The role of household chaos in understanding relations between early poverty and children's academic achievement
Garrett-Peters, P., Mokrova, I., Vernon-Feagans, L., Willoughby, M., Yi, P., & The Family Life Project Key Investigators, . U. (2016). The role of household chaos in understanding relations between early poverty and children's academic achievement. Early Childhood Research Quarterly, 37, 16-25. DOI: 10.1016/j.ecresq.2016.02.004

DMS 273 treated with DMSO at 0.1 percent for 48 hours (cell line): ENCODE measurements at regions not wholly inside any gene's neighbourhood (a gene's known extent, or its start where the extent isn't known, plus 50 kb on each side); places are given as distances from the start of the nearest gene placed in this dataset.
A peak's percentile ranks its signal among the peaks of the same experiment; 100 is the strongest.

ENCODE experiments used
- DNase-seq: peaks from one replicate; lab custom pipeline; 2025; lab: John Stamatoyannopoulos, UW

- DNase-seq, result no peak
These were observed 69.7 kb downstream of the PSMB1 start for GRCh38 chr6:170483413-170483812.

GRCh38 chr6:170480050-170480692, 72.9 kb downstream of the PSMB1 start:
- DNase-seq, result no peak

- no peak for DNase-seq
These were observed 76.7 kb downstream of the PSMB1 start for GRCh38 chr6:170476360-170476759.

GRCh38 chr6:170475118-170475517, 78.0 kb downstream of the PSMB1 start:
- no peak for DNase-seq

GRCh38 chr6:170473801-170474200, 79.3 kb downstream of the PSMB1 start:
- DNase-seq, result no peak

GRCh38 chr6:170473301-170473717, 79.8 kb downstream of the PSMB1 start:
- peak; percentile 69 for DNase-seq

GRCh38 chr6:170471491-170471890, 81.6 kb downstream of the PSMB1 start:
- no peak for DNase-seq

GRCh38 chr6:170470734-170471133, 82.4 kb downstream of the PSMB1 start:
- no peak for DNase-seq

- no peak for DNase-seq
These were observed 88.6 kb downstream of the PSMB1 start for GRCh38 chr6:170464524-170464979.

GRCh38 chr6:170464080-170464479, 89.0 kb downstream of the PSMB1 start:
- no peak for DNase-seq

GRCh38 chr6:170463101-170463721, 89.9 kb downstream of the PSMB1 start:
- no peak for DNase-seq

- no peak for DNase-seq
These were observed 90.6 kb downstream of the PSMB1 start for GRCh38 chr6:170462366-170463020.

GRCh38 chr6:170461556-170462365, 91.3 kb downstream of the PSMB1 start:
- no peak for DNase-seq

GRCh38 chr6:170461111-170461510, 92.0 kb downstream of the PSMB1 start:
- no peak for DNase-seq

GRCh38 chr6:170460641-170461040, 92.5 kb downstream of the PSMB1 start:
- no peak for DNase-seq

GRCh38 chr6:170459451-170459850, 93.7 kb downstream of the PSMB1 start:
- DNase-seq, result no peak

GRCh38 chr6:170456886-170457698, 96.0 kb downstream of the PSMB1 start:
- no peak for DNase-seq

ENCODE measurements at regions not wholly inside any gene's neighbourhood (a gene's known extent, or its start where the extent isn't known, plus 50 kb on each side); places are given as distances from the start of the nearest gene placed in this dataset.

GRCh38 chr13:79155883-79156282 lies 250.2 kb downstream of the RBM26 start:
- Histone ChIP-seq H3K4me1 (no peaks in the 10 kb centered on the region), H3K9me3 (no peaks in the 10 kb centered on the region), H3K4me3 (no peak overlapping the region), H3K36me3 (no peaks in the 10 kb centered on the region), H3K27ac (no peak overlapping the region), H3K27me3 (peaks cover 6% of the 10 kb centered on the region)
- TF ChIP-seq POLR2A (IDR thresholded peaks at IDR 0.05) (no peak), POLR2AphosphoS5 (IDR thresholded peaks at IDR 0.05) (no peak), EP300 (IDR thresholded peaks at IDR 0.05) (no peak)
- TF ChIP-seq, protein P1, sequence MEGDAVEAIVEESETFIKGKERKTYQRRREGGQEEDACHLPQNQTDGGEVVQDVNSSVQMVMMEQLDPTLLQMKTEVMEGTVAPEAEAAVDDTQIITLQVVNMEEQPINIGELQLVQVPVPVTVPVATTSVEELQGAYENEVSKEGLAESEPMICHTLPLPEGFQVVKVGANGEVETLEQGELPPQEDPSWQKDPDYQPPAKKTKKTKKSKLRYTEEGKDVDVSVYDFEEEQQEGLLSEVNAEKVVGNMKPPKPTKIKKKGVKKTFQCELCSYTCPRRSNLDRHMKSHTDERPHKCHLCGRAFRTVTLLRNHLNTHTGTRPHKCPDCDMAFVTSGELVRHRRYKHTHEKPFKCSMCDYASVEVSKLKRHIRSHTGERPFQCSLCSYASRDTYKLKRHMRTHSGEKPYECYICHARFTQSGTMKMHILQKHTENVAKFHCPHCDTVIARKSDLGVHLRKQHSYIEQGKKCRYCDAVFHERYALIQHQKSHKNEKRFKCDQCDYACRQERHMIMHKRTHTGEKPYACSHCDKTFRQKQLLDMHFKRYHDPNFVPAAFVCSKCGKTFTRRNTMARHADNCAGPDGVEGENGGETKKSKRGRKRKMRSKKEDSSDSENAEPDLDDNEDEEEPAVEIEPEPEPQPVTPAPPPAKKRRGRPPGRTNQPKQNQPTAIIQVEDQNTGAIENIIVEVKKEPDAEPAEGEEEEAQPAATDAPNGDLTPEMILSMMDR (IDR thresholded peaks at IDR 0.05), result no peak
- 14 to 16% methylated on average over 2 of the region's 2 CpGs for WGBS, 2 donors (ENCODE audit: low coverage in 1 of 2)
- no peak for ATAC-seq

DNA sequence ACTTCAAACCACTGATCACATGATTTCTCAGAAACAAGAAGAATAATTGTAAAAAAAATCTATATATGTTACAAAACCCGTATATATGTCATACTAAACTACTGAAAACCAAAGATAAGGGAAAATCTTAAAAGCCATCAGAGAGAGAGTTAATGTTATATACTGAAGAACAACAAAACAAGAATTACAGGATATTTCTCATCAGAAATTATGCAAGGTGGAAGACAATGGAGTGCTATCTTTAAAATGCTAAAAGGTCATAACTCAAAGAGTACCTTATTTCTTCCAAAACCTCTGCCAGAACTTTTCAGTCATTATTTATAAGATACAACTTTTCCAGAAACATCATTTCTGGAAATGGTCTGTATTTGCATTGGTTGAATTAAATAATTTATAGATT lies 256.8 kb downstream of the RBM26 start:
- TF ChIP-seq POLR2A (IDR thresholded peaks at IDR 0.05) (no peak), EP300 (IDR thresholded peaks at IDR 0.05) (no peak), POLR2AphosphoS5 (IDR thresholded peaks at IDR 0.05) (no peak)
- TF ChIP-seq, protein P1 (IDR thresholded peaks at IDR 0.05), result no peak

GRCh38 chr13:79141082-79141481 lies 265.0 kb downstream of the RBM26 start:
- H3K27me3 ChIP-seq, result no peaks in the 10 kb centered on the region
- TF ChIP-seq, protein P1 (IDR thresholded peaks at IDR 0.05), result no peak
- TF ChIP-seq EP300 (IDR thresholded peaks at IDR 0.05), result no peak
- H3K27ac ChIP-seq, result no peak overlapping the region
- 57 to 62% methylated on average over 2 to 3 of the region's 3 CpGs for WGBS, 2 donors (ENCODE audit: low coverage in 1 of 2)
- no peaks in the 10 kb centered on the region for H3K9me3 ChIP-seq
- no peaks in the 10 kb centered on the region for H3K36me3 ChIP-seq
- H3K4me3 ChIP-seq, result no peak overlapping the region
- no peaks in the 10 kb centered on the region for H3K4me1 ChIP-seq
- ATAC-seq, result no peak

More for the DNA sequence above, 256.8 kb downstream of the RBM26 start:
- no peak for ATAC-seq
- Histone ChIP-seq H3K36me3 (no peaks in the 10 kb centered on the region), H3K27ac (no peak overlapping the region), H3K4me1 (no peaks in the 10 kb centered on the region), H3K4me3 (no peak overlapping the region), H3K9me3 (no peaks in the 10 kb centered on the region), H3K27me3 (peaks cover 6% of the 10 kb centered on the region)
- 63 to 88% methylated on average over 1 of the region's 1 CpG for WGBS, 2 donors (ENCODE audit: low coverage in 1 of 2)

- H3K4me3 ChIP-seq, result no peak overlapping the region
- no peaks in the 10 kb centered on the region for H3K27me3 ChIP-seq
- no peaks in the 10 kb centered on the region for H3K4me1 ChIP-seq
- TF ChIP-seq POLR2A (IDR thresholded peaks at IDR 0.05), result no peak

The following prospective longitudinal study used an epidemiological sample (N = 1,236) to consider the potential mediating role of early cumulative household chaos (6-58 months) on associations between early family income poverty (6 months) and children's academic achievement in kindergarten. Two dimensions of household chaos, disorganization and instability, were examined as mediators. Results revealed that, in the presence of household disorganization (but not instability) and relevant covariates, income poverty was no longer directly related to academic achievement. Income poverty was, however, positively related to household disorganization, which was, in turn, associated with lower academic achievement. Study results are consistent with previous research indicating that household chaos conveys some of the adverse longitudinal effects of income poverty on children's outcomes and extend previous findings specifically to academic achievement in early childhood.